Support and accountability are important parts of a successful job search. One way to get both is to have a job search buddy. So many things in life are easier or more fun when you have a partner that is either doing the same thing, or is there to support you on your journey. Here are some ways to structure a job search buddy relationship to boost your job search:
- Have regular weekly meetings
- Celebrate progress
- Troubleshoot sticking spots
- Brainstorm solutions to problems
- Set goals
- Provide accountability
Because job search tends to be solitary and self-paced, the accountability supplied by another person can make a huge difference for a job seeker. It really drives progress when you have someone looking over your shoulder and prodding you a bit.
Pairing with a fellow job seeker
Partnering with someone else who is also looking for work has some advantages:
- You can compare notes
- You may uncover job leads for one another
- You understand the emotional and psychological challenges of job search and can offer one another excellent support
- You may be tackling similar tasks such as resume writing and can share insights
- You can go to networking events together
- The relationship is reciprocal as you each seek to help the other
Be sure you are committed to one another and that the person who gets a job first will continue to buddy with the other until he or she finds a job.
Buddying with a non-job seeker
There are also good reasons to pair up with a person who is not looking for work:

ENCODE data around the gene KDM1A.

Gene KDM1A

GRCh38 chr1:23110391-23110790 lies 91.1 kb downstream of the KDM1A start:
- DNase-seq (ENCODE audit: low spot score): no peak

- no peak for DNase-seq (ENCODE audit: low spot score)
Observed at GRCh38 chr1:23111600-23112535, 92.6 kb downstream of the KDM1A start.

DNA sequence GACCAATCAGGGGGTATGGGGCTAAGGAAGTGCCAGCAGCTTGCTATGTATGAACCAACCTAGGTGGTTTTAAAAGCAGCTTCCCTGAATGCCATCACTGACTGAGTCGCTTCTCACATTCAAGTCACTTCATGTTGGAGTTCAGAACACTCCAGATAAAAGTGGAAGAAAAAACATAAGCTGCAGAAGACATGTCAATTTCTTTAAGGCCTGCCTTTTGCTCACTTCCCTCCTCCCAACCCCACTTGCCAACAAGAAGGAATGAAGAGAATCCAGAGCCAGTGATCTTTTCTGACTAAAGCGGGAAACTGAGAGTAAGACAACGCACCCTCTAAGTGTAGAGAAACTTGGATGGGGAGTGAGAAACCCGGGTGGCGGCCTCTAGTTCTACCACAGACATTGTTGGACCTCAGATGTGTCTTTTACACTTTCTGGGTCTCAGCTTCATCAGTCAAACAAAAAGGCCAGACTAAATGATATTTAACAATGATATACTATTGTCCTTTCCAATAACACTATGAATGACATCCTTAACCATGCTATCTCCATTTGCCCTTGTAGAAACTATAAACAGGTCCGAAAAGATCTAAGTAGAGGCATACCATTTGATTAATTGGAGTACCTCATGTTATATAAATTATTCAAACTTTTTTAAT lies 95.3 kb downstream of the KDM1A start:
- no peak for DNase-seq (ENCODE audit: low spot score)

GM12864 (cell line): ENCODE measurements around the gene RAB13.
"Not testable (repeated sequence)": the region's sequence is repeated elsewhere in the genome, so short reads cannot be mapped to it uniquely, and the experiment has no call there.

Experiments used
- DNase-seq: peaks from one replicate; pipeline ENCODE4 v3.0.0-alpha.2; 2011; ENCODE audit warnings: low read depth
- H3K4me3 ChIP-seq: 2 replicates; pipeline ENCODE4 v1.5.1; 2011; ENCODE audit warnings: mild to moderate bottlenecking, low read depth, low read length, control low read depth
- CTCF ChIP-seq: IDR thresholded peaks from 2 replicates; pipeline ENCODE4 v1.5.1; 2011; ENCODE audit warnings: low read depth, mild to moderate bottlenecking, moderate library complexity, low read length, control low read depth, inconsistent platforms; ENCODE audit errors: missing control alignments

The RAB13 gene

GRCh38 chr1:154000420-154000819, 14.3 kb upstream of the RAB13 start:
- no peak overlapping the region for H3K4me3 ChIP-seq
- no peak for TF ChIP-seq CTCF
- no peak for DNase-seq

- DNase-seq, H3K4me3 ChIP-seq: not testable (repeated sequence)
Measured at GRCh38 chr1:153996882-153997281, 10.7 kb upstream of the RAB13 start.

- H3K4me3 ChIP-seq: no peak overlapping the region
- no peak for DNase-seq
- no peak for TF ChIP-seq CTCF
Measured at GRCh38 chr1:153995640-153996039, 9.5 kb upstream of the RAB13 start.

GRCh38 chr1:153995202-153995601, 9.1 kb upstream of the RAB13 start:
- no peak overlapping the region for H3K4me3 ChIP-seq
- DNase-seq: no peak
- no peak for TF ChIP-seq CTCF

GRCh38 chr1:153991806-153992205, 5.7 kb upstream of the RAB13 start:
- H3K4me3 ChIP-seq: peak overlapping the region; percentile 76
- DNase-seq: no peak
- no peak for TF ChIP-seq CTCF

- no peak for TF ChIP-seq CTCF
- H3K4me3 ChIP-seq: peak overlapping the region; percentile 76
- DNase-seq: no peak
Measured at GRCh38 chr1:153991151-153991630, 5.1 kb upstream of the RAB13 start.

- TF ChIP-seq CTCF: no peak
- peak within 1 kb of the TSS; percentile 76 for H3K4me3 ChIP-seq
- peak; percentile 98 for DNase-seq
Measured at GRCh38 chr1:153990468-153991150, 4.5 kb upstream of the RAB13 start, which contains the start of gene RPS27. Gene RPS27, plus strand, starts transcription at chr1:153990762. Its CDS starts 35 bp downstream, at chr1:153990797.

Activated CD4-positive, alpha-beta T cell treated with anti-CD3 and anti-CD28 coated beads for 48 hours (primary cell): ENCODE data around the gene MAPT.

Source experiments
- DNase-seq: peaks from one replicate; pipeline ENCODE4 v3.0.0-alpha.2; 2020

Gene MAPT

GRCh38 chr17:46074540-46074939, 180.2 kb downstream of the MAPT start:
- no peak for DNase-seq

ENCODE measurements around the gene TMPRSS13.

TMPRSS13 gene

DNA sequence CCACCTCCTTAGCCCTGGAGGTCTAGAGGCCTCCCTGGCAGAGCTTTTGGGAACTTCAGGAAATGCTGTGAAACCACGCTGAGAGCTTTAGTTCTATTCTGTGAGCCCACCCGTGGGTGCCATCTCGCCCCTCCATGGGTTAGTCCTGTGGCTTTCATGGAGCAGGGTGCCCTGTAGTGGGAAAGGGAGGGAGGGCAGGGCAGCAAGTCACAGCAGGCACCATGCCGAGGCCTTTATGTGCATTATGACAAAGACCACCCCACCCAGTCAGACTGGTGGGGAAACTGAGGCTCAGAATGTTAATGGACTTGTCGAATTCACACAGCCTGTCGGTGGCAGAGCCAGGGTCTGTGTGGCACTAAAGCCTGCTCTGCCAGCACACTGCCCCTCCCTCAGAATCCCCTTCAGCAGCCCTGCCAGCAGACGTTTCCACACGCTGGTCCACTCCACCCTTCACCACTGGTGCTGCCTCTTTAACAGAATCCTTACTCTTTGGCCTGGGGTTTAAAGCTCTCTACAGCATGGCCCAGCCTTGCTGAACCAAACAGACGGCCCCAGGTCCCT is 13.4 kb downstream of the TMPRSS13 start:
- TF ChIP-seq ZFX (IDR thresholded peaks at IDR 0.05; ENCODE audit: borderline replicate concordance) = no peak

- He or she may be more objective, less emotional about job search
- A person who is currently working may provide new perspective from the work world
- A buddy who is not distracted by his or her own job search may be more committed to the job seeker
- The relationship is not completely reciprocal meaning the buddy is fully invested in helping the job seeker without expectations of help back from the job seeker
Although in this scenario, the relationship may seem to be one-sided (the buddy is there to help you), job seekers often stumble upon ways to give back to their buddy. Be open to that possibility.
Lining up a buddy
Your job search buddy may be a friend, someone you met at a job search group or a former colleague. It’s helpful to explicitly ask the person to partner with you and to set expectations such as how often you will meet. You should have a clear understanding of what level of support and accountability you expect to receive and give. Be sure to thank your buddy regularly. He or she is making an investment in your success. When you get hired, plan a special celebration with your job search buddy.